Figure 4. A lower number of Fresnel lenses. (Image: VR Cover)

Lenses are needed in VR HMDs in order to bend the light, making it easier for our eyes to accommodate the incoming rays and correctly see the images generated on a display that is 1.2 to 3 inches from the user’s eyes. With the lenses, the images are perceived farther away than they really are. The intermediate lens bends light rays, reducing the divergence angle of light coming from the screen to a point where the eye can focus it (Figure 2). [3] [4]

The created illusion of an image that is farther away than in reality is called a virtual image. If the rays of light between the intermediate lens and the eyes are projected backward, they will intersect in a single point behind the VR screen (Figure 2). This is the reason why users can focus on the images from the VR displays that are so close to their eyes. They are not trying to focus on images generated very close to their faces but on virtual images that seems to be at a larger distance. The distance of the virtual images depends on the model of the HMD. In the Oculus Rift DK1, the virtual screens were infinitely far away while in the Oculus Rift DK2, they were about 4.5 feet away. [1]

The HMDs can also use Fresnel lenses. Indeed, the HTC Vive uses this type of lenses, and the Oculus Rift CV1 has hybrid Fresnel lenses. These lenses are used to make the headset’s lenses thinner and lighter while maintaining the same function as regular lenses. Fresnel lenses have the same curvature than normal lenses but they are segmented (Figure 3). [3] [4] However, there are some compromises when using Fresnel lenses: firstly, creating lenses with many segments will result in a sharper image but some light will be lost that gets scattered at the lenses’ peaks (Figure 3). Secondly, Fresnel lenses with fewer segments will result in less scattered light but the image will not be as sharp (Figure 4). [4]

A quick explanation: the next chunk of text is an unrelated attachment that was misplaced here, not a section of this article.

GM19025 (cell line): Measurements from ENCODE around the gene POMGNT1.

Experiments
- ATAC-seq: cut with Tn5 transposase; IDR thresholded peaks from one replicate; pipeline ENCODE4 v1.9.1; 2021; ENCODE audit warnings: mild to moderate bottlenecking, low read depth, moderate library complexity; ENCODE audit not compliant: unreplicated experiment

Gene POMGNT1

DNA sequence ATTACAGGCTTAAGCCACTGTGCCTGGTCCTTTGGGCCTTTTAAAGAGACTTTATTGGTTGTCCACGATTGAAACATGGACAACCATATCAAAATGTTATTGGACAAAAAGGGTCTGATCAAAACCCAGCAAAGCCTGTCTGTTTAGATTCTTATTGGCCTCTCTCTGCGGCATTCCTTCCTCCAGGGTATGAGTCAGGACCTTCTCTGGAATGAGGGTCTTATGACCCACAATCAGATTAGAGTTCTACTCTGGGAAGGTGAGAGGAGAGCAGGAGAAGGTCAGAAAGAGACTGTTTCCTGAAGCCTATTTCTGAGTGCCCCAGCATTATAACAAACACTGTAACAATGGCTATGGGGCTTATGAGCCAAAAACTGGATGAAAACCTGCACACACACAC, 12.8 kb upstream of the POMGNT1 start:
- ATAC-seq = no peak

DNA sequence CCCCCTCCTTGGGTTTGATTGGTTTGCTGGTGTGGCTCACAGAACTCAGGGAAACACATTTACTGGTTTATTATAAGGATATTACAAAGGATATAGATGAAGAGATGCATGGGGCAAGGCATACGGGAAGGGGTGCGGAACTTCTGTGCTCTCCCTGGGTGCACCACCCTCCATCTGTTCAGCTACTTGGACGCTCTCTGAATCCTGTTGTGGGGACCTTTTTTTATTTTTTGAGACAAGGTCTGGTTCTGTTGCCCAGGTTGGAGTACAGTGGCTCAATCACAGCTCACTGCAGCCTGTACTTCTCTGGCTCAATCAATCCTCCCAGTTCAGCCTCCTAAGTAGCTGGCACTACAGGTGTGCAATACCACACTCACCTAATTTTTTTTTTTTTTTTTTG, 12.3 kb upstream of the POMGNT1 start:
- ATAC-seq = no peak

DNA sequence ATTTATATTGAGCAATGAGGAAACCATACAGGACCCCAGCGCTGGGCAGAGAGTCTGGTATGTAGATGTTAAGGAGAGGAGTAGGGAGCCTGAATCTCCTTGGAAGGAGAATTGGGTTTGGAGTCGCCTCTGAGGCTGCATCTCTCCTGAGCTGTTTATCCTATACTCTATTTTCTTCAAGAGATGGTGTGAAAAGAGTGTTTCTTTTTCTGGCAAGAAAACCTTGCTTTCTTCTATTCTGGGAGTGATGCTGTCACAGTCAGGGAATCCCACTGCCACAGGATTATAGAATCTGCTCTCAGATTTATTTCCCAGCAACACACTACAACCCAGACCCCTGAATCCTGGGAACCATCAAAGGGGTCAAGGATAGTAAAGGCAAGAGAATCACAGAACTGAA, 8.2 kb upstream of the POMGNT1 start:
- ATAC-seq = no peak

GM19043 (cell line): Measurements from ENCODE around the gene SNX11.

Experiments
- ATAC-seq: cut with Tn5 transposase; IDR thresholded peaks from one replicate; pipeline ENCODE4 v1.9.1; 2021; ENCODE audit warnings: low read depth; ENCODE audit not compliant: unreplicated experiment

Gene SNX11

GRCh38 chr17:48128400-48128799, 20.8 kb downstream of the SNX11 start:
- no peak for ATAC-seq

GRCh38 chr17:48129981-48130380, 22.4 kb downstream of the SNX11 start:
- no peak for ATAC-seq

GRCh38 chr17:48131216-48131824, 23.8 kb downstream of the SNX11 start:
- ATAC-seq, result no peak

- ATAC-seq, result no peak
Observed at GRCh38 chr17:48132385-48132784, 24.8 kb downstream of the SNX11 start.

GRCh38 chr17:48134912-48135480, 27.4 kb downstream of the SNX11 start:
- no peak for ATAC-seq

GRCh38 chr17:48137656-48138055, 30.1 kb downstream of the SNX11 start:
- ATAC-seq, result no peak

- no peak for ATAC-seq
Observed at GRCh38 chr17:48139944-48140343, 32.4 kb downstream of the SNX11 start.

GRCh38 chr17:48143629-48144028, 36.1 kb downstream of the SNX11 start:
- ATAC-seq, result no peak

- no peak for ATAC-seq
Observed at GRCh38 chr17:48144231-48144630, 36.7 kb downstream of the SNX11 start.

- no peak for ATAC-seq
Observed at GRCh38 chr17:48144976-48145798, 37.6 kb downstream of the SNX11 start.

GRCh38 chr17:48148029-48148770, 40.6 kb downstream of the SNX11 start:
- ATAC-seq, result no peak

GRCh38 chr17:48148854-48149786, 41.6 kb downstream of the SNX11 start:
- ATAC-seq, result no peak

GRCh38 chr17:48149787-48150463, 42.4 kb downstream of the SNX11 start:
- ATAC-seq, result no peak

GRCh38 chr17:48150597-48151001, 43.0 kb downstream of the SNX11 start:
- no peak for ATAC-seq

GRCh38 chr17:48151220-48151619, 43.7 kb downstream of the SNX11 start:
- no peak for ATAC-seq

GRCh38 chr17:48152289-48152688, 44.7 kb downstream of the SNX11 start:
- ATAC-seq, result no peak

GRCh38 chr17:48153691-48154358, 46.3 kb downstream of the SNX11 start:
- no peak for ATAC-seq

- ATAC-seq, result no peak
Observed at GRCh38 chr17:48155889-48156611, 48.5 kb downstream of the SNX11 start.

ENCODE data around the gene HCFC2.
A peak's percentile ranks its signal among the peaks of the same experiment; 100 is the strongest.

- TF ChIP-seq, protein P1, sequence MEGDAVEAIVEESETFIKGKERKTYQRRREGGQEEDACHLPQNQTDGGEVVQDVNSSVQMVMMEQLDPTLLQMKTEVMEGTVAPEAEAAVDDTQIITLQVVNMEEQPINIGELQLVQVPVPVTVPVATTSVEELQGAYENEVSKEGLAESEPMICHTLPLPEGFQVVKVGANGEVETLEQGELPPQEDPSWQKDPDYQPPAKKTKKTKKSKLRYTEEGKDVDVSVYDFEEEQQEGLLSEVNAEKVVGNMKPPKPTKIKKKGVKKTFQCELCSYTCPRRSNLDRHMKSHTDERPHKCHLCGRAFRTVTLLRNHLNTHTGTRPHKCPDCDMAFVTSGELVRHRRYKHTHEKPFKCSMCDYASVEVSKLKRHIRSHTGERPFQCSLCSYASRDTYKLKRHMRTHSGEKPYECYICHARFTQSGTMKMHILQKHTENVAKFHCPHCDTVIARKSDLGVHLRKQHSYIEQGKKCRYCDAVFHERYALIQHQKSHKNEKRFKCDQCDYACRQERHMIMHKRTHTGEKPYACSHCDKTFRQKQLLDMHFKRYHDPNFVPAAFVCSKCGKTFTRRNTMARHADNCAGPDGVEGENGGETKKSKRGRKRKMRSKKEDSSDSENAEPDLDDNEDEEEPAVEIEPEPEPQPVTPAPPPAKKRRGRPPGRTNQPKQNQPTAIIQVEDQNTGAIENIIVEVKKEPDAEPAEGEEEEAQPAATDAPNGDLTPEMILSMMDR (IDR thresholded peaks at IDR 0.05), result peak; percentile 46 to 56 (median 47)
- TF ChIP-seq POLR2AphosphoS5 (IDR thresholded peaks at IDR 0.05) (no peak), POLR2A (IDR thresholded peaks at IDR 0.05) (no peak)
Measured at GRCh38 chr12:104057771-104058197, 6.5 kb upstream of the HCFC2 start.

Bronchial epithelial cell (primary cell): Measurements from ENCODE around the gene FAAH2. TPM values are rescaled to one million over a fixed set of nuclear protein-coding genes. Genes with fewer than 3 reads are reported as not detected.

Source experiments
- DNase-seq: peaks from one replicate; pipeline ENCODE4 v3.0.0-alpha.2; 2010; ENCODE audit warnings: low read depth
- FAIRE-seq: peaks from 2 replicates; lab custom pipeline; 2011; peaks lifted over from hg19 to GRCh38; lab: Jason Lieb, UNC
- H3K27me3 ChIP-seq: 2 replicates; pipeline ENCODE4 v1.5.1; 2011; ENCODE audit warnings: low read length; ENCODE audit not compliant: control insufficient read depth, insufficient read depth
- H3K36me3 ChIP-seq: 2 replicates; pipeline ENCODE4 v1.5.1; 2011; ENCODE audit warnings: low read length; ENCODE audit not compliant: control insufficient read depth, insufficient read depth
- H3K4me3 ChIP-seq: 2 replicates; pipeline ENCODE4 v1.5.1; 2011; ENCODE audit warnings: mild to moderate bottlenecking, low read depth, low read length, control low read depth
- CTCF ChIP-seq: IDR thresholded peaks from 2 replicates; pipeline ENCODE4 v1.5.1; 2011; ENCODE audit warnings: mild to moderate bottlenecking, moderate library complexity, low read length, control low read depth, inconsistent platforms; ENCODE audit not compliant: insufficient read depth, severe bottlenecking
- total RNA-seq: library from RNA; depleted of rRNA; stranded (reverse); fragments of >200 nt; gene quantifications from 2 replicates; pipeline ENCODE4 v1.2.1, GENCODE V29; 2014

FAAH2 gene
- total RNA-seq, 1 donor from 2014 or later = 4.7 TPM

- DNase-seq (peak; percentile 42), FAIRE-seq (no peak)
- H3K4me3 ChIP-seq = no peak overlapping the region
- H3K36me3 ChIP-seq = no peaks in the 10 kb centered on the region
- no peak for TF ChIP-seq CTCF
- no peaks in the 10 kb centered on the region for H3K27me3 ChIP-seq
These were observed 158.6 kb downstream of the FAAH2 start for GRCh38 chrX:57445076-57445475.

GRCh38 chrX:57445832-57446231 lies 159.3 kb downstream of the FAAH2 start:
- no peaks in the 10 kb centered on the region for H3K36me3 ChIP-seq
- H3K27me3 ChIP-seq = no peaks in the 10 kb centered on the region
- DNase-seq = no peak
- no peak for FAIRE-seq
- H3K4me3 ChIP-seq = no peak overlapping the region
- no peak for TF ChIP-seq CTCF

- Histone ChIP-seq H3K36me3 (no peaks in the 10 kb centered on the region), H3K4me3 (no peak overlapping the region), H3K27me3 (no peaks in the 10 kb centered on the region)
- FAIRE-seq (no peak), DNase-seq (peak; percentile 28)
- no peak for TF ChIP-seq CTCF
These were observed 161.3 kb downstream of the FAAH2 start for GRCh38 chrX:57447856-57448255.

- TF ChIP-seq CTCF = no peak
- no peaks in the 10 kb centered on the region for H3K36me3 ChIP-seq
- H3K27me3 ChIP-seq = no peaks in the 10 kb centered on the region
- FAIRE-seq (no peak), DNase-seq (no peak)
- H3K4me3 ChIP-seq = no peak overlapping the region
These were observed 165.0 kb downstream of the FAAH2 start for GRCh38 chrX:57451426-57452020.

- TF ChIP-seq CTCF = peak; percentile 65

Valve’s new lenses

On October 2017, Valve revealed new lenses for headsets compatible with SteamVR. According to Valve, these lenses improve VR experiences on OLED and LCD HMDs. On the press release, the company wrote that “the lenses, which are designed to support the next generation of room-scale virtual reality, optimize the user’s perceived tracking experience and image sharpness while reducing stray light. Valve is including the custom lens calibration and correction software within the SteamVR technology suite.” [5]

Valve has clarified that the lenses will only be available for developers of SteamVR-compatible HMDs and not to the general public. [5]

References

  1. 1.0 1.1 1.2 1.3 1.4 1.5 Doc-Ok.org (2016). Head-mounted displays and lenses. Retrieved from http://doc-ok.org/?p=1360
  2. Santillian, R. DIY virtual reality tutorial: How to Make a VR Headset. Retrieved from https://diyhacking.com/diy-virtual-reality-headset/
  3. 3.0 3.1 3.2 3.3 VR Lens Lab (2016). How lenses for virtual reality headsets work. Retrieved from https://vr-lens-lab.com/lenses-for-virtual-reality-headsets
  4. 4.0 4.1 4.2 4.3 VR Cover (2016). How lenses for virtual reality headsets work [Video]. Retrieved from https://www.youtube.com/watch?v=NCBEYaC876A
  5. 5.0 5.1 Beck, K. (2017). Some VR headsets could be getting new, improved lenses. Retrieved from http://mashable.com/2017/10/10/valve-vr-lenses/#YbTCqoFltqqL